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National Democracy Week

July 2, 2018 5:14 PM
By Bryan Lewis
House of Commons Parliamentary Debate (Catherine Bebbington/Parliamentary Copyright http://www.parliament.uk/site-information/copyright/use-of-parliamentary-photographic-images/)

House of Commons

This week is the first National Democracy Week which was set up by the Cabinet Office, the week is based on the idea that we must "ensure that every member of society has an equal chance to participate in our democracy and to have their say".

It's a good intention but we are nowhere near that vision being a reality in the UK. Millions of people already participate in elections in the UK. But it's a sad reality that unless they live in a battleground seat that might change hands, their vote is thrown on the electoral scrapheap. But on the 90th anniversary of the 1928 Equal Franchise Act - which gave women the same voting rights as men - we have to recognise that the UK's franchise is grossly unequal.

1 Westminster's broken system

Each constituency has just one MP and that means that all votes cast for anyone but the elected MP are discarded. But there's another injustice not often discussed: all votes for MP above what they need to win are also discarded too - they do not count towards the final result.

There are fairer ways of electing representatives already in use in the UK. Voters in Scotland and Northern Ireland are used to the idea of the seats in parliament matching how they vote. They do not just putting one X but number their choices in order of preference - if their first choice vote isn't needed, their second choice is taken instead, and so on. Votes aren't thrown on the electoral scrapheap - and you don't have to second-guess your fellow citizens by settling for a 'lesser evil'.

2 An unequal franchise

In Scotland - and soon Wales - 16 and 17-year-olds have the vote. But they, and over a million in the rest of the UK are denied a say for Westminster. 16 and 17-year-olds took part in huge numbers in the Scottish independence referendum. And they've stayed engaged since. In Wales, there are plans to extend a democratic say to those young adults.

But these people will still be unable to vote in arguably the most important ballots, General Elections. The experience from Scotland has revealed that 16 and 17-year-olds embrace the responsibility of being able to vote when they have it. So it's time to fix Britain's unequal franchise and extend that right.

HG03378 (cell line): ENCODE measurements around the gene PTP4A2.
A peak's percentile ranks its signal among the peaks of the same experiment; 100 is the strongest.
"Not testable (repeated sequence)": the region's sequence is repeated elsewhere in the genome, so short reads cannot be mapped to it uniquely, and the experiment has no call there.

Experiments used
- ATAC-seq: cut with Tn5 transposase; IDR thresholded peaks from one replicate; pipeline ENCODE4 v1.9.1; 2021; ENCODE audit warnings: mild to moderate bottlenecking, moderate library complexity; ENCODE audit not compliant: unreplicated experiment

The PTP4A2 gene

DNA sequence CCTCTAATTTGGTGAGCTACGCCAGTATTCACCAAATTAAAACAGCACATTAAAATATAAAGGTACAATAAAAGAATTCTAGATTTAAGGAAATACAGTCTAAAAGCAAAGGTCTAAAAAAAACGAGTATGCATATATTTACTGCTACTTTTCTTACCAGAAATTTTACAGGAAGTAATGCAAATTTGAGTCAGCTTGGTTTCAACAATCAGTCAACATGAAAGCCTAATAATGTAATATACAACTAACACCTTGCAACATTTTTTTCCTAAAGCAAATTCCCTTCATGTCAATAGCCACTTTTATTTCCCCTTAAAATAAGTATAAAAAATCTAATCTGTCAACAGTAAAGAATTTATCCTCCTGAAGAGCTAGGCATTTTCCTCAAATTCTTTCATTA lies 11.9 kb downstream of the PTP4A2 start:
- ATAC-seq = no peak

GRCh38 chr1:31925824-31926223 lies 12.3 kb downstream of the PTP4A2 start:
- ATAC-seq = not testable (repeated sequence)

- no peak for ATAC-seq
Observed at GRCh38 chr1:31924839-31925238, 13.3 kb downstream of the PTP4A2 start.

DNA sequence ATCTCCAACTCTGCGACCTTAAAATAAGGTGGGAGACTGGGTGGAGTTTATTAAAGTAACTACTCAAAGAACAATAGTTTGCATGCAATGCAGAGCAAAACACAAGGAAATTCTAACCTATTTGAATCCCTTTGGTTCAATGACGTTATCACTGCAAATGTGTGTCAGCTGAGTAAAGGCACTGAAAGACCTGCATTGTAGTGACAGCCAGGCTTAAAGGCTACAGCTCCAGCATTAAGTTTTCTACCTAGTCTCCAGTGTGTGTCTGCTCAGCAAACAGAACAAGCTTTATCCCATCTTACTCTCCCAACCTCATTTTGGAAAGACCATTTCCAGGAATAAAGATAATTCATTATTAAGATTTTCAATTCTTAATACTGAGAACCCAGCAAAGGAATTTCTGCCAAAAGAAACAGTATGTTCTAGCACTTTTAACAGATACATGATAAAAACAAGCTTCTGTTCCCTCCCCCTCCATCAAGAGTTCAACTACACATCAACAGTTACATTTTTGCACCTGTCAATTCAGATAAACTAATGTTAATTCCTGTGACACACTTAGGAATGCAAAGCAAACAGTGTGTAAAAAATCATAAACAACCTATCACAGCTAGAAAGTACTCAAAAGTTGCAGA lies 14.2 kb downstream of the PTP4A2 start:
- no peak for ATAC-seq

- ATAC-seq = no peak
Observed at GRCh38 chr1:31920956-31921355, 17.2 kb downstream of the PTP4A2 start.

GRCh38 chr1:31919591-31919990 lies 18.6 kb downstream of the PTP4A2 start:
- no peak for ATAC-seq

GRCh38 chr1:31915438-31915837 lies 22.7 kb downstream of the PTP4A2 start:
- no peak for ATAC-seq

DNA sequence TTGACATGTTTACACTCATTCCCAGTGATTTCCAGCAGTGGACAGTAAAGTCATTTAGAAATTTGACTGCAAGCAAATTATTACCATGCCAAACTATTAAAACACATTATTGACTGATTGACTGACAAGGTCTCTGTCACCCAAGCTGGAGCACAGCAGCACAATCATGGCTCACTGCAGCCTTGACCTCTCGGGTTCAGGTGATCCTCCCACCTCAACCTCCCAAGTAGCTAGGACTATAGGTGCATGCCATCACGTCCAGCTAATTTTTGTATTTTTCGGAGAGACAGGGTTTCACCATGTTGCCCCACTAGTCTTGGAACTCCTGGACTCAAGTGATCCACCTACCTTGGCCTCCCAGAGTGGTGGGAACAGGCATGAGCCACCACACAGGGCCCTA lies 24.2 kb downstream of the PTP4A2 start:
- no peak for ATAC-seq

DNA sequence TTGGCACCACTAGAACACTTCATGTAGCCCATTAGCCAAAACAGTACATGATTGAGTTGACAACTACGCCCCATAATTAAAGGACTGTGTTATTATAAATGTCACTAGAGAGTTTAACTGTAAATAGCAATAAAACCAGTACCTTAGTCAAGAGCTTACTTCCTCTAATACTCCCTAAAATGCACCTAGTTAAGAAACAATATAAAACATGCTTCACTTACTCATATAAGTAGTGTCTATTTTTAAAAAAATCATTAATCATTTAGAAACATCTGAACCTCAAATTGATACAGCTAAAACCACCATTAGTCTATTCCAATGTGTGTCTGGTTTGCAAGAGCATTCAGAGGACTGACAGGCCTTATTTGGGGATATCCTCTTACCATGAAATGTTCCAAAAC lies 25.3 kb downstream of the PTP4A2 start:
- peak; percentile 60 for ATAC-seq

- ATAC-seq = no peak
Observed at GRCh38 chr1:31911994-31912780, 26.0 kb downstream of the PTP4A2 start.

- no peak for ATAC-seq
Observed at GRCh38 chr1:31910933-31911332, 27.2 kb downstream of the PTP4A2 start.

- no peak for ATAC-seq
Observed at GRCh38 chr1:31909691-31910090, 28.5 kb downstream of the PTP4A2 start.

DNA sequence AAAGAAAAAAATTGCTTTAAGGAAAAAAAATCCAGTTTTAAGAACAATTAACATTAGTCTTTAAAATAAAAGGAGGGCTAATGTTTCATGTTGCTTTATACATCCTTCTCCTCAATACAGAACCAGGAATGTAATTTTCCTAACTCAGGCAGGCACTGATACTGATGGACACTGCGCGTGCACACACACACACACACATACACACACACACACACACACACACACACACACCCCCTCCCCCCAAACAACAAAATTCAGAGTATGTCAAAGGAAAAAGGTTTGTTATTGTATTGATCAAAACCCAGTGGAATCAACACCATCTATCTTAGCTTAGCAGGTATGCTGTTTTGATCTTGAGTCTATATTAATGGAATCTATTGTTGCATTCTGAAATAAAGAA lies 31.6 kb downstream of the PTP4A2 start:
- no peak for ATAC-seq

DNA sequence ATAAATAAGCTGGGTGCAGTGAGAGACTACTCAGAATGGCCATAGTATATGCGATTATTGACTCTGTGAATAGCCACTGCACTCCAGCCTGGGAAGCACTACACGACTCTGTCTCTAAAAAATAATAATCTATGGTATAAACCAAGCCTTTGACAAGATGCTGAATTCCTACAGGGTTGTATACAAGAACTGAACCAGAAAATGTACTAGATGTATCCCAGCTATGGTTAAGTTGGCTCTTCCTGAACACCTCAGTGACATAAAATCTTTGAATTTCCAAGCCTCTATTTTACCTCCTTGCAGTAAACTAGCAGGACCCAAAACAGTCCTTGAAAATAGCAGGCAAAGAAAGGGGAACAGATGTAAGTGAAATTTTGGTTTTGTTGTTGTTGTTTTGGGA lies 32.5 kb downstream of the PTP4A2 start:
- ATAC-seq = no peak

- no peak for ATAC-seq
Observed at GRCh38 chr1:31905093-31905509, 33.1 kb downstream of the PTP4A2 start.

3 A House of Cronies

The most startling inequality sits within the walls of Parliament. The Lords is largely made up of appointed life peers. A vast number of these have previously worked in politics - and it has become something of a private member's club. There are still 92 hereditary peers - 91 men and one woman who inherited their titles. This, in the 21st century.

4 The political gender gap

Women are still not fairly represented in politics as a whole. With women making up only 33% of local councillors, only four out of 16 elected mayors, and no directly-elected metro-mayors, the issue of women's representation extends well beyond the walls of Westminster.

But there is no official information on the diversity of those standing for election at any level of government. Equality legislation already exists which would make this information transparent but the government has not enacted it. Why are they dragging their feet on this simple change?

There is so much to be done to ensure everyone has equal access to politics in the UK. Thankfully, many of the changes won't take much to implement.

But in Democracy Week of all times, it's vital that we start trying to make that vision - for "an equal chance to participate in our democracy" - a reality.

ballot box